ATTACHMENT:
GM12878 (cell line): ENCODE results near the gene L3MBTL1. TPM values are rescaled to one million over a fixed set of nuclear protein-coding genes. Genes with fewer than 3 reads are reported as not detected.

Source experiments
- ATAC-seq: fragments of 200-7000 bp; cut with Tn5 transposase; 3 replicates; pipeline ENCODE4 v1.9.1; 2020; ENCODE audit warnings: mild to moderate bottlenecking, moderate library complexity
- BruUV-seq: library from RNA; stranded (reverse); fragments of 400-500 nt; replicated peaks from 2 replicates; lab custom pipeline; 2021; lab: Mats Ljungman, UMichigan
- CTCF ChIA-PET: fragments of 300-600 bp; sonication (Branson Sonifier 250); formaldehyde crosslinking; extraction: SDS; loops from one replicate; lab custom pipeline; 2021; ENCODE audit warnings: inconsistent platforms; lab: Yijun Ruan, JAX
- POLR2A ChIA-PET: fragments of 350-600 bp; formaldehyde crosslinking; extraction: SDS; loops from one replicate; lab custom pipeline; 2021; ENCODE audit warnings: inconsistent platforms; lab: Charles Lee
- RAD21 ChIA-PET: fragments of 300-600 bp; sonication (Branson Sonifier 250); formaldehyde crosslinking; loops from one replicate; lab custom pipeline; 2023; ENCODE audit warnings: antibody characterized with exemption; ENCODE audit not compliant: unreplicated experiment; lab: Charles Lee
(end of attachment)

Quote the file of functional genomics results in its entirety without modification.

GM12878 (cell line): ENCODE results near the gene L3MBTL1. TPM values are rescaled to one million over a fixed set of nuclear protein-coding genes. Genes with fewer than 3 reads are reported as not detected.

Source experiments
- ATAC-seq: fragments of 200-7000 bp; cut with Tn5 transposase; 3 replicates; pipeline ENCODE4 v1.9.1; 2020; ENCODE audit warnings: mild to moderate bottlenecking, moderate library complexity
- BruUV-seq: library from RNA; stranded (reverse); fragments of 400-500 nt; replicated peaks from 2 replicates; lab custom pipeline; 2021; lab: Mats Ljungman, UMichigan
- CTCF ChIA-PET: fragments of 300-600 bp; sonication (Branson Sonifier 250); formaldehyde crosslinking; extraction: SDS; loops from one replicate; lab custom pipeline; 2021; ENCODE audit warnings: inconsistent platforms; lab: Yijun Ruan, JAX
- POLR2A ChIA-PET: fragments of 350-600 bp; formaldehyde crosslinking; extraction: SDS; loops from one replicate; lab custom pipeline; 2021; ENCODE audit warnings: inconsistent platforms; lab: Charles Lee
- RAD21 ChIA-PET: fragments of 300-600 bp; sonication (Branson Sonifier 250); formaldehyde crosslinking; loops from one replicate; lab custom pipeline; 2023; ENCODE audit warnings: antibody characterized with exemption; ENCODE audit not compliant: unreplicated experiment; lab: Charles Lee